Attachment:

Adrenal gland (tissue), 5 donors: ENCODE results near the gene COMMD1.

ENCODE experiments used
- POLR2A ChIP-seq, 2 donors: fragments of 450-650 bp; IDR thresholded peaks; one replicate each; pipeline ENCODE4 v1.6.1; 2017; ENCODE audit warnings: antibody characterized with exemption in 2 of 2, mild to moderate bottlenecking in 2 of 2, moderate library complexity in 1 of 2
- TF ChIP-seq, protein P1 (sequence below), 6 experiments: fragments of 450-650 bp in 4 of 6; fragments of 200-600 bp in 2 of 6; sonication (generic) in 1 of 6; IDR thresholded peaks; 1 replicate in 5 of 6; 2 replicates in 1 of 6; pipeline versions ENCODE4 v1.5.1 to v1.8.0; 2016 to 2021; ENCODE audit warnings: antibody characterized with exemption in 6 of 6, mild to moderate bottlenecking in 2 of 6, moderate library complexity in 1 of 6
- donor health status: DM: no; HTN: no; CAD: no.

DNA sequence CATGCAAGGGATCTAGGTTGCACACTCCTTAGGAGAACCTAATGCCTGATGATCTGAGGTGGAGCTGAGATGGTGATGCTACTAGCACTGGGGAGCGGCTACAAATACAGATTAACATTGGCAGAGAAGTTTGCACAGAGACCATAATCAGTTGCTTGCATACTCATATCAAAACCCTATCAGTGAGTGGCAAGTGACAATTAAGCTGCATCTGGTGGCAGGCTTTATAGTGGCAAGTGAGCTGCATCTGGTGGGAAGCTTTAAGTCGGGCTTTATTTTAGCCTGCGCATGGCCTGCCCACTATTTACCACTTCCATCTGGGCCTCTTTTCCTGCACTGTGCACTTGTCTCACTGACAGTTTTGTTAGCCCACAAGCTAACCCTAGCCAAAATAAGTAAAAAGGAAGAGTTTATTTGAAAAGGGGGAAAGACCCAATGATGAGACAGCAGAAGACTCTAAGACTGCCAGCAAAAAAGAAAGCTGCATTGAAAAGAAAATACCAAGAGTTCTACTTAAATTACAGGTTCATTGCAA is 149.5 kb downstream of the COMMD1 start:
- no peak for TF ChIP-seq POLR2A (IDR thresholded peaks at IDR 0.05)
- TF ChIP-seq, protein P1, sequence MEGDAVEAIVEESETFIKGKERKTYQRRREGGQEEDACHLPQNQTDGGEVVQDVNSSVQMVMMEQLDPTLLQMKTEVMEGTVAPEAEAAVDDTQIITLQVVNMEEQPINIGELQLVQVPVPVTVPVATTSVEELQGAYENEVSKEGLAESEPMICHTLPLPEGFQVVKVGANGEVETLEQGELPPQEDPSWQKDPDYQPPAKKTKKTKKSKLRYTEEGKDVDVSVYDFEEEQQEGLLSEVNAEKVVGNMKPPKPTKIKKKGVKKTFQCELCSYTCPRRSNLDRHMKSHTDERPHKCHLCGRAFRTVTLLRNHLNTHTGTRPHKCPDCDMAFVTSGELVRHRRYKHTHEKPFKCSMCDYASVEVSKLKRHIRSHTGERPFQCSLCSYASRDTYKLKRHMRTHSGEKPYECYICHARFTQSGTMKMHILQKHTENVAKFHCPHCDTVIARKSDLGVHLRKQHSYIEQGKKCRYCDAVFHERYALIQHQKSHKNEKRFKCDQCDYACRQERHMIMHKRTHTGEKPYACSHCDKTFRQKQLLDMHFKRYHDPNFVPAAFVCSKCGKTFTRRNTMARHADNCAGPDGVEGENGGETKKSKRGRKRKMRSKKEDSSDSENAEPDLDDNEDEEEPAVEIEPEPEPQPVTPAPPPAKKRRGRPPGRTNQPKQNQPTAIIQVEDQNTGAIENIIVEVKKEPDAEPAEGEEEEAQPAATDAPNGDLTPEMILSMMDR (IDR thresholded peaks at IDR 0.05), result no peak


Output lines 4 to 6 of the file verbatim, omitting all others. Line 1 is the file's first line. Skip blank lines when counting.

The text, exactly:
- TF ChIP-seq, protein P1 (sequence below), 6 experiments: fragments of 450-650 bp in 4 of 6; fragments of 200-600 bp in 2 of 6; sonication (generic) in 1 of 6; IDR thresholded peaks; 1 replicate in 5 of 6; 2 replicates in 1 of 6; pipeline versions ENCODE4 v1.5.1 to v1.8.0; 2016 to 2021; ENCODE audit warnings: antibody characterized with exemption in 6 of 6, mild to moderate bottlenecking in 2 of 6, moderate library complexity in 1 of 6
- donor health status: DM: no; HTN: no; CAD: no.

DNA sequence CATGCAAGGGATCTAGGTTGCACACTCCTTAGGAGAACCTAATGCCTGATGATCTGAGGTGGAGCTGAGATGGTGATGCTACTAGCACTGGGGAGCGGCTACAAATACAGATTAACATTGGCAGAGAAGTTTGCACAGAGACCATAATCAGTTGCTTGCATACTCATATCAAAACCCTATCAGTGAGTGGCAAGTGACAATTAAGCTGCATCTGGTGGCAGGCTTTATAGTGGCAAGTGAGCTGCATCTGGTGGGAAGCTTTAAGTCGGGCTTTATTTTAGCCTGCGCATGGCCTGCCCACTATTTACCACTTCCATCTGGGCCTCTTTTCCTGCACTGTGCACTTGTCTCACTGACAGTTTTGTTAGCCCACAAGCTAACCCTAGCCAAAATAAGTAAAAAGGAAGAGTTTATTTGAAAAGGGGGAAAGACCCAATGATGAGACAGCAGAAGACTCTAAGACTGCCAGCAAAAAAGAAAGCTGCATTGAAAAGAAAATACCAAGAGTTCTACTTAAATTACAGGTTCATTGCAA is 149.5 kb downstream of the COMMD1 start: